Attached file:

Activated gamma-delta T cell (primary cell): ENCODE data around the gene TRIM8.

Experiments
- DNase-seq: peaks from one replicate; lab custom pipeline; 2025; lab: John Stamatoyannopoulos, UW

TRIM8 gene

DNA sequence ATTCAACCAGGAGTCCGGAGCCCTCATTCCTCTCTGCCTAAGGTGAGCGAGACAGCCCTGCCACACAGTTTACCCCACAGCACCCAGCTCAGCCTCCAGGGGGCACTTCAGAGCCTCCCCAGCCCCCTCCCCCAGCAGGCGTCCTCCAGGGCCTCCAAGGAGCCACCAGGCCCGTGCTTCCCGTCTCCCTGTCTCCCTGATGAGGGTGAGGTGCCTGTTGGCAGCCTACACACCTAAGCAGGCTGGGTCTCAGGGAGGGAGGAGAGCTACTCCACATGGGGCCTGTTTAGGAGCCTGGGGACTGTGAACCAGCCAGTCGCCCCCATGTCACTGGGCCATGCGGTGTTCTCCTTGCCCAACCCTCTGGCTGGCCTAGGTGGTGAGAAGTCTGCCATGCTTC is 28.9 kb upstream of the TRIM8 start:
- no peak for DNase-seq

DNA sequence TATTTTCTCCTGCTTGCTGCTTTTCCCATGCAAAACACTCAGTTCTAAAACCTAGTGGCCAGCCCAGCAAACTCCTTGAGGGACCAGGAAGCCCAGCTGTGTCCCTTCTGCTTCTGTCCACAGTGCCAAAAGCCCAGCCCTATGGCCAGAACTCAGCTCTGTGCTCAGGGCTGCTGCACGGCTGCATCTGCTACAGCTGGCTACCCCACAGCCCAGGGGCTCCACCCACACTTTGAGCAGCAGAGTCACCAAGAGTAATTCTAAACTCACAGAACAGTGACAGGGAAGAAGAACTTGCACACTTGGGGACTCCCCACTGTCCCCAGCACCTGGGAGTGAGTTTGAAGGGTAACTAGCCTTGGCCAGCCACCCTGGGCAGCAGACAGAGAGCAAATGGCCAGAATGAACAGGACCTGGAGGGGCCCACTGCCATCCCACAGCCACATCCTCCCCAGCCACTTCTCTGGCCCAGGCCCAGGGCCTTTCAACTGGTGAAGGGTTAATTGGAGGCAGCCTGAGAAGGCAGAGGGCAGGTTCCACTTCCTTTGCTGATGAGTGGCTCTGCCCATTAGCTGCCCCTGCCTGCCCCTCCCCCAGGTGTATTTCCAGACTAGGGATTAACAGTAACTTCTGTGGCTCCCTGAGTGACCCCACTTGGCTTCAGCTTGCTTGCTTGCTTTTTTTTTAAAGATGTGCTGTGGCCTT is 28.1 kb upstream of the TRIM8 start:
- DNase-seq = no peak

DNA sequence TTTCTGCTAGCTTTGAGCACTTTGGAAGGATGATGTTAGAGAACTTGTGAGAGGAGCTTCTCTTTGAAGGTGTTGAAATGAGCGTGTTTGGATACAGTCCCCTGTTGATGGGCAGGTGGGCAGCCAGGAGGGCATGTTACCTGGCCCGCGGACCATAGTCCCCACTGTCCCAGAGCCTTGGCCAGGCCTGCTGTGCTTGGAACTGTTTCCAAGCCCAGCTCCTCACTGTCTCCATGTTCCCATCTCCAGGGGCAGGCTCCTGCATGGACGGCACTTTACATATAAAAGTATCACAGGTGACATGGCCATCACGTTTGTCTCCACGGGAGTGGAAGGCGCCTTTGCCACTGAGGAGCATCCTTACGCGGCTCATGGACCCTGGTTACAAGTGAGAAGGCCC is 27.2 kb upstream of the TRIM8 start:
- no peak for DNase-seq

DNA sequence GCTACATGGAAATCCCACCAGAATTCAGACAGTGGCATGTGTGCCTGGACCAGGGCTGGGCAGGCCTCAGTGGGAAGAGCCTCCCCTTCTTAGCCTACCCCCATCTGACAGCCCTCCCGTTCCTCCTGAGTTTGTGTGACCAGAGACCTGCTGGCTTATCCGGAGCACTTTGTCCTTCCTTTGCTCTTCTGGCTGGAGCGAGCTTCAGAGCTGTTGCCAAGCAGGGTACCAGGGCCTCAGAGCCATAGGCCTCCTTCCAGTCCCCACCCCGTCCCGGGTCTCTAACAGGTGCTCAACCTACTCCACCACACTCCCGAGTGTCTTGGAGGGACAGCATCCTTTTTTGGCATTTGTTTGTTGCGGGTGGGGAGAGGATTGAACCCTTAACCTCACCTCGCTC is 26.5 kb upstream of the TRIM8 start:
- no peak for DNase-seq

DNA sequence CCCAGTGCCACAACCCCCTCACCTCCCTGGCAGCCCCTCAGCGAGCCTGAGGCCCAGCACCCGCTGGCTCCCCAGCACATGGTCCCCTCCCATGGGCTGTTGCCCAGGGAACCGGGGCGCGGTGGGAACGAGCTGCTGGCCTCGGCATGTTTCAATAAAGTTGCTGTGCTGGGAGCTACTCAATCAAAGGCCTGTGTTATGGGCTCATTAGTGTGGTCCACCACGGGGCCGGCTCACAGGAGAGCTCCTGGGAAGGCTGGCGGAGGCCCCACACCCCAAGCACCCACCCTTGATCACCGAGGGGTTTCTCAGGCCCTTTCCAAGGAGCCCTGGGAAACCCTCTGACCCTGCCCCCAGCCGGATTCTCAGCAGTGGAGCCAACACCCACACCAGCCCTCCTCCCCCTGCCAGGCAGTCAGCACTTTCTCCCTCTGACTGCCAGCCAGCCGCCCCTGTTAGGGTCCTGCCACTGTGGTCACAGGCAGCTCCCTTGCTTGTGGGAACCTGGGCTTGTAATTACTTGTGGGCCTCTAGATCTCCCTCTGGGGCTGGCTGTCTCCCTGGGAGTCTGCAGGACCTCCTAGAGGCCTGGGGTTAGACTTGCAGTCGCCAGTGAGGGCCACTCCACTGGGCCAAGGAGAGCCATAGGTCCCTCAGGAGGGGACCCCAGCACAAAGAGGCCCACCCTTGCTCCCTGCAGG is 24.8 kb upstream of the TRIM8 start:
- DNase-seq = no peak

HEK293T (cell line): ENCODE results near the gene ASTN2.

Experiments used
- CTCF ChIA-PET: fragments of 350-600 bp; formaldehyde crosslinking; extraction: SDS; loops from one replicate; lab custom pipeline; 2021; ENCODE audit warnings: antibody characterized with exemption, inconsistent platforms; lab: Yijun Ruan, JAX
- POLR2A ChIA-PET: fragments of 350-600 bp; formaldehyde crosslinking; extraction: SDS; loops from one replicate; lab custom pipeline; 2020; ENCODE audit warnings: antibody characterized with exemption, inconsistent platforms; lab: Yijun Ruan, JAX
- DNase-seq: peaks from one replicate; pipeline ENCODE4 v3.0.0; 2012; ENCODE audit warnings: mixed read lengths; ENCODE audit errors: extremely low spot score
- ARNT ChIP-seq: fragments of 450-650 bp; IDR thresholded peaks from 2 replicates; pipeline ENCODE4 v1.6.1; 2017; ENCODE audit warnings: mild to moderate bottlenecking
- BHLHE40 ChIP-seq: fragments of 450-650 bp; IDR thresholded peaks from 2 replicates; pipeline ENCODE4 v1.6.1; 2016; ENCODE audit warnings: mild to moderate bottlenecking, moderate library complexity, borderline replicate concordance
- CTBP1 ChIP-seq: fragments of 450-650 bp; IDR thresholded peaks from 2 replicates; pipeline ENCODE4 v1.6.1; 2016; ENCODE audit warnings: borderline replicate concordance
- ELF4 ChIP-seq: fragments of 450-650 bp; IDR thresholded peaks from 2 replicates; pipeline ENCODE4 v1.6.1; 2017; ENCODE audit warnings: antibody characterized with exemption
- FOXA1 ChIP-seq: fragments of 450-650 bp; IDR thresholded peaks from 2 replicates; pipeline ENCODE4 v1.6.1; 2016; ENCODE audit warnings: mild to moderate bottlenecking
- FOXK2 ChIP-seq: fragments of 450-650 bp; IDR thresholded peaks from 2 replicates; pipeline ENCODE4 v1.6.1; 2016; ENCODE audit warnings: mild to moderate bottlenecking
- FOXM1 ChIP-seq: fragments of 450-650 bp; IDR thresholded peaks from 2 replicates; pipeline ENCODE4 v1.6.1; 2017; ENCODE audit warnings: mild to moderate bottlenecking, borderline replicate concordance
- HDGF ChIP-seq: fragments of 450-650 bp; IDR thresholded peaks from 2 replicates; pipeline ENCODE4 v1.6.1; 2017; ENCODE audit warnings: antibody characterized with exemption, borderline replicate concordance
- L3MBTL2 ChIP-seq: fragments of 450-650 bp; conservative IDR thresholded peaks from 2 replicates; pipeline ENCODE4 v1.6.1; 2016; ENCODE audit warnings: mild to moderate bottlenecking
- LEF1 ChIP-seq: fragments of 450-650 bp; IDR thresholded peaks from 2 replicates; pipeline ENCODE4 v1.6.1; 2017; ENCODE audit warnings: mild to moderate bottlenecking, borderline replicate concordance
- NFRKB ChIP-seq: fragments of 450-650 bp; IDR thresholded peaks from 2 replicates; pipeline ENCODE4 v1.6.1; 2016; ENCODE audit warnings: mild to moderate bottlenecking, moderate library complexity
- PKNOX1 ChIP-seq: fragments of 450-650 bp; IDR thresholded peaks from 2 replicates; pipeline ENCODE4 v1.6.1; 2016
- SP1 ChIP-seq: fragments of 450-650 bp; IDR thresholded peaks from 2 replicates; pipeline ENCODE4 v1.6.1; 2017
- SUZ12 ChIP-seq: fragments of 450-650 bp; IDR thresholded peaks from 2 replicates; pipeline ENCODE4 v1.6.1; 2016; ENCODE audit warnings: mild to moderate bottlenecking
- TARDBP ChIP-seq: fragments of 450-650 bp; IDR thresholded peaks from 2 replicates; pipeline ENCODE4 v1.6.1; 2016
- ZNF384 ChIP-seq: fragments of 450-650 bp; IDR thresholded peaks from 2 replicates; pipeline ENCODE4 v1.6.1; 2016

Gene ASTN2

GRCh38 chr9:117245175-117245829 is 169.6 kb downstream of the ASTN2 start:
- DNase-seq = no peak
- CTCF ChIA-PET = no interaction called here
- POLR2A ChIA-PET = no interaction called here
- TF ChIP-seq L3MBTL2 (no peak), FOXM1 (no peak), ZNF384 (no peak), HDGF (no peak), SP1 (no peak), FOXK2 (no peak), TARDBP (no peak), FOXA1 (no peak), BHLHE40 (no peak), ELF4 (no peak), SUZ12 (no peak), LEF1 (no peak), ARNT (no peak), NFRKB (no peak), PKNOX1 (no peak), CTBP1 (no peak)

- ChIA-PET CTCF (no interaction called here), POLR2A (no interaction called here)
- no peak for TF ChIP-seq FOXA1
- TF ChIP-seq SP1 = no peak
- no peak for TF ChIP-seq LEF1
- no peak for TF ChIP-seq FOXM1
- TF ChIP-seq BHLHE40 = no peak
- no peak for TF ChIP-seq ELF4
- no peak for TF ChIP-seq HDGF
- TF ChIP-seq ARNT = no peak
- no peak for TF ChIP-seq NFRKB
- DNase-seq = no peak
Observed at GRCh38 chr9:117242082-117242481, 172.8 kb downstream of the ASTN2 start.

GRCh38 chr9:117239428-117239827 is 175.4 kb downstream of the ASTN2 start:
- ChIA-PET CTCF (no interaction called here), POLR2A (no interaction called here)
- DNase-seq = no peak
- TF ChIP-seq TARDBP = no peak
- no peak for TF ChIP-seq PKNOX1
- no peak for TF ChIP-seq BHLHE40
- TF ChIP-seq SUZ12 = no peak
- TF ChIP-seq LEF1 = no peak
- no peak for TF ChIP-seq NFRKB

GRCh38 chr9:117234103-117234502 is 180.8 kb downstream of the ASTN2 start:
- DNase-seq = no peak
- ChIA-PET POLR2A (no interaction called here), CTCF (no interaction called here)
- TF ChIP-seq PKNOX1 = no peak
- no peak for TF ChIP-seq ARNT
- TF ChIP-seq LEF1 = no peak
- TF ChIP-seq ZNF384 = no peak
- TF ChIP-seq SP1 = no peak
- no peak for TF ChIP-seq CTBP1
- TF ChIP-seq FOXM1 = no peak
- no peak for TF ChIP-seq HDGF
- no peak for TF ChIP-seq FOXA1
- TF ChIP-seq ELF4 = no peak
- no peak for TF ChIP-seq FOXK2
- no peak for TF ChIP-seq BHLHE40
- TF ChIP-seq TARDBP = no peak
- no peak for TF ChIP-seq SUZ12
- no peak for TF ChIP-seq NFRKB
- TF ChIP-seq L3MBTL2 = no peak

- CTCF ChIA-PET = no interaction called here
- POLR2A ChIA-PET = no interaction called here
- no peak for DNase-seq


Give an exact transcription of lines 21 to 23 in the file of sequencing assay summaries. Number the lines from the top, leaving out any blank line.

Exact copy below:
- BHLHE40 ChIP-seq: fragments of 450-650 bp; IDR thresholded peaks from 2 replicates; pipeline ENCODE4 v1.6.1; 2016; ENCODE audit warnings: mild to moderate bottlenecking, moderate library complexity, borderline replicate concordance
- CTBP1 ChIP-seq: fragments of 450-650 bp; IDR thresholded peaks from 2 replicates; pipeline ENCODE4 v1.6.1; 2016; ENCODE audit warnings: borderline replicate concordance
- ELF4 ChIP-seq: fragments of 450-650 bp; IDR thresholded peaks from 2 replicates; pipeline ENCODE4 v1.6.1; 2017; ENCODE audit warnings: antibody characterized with exemption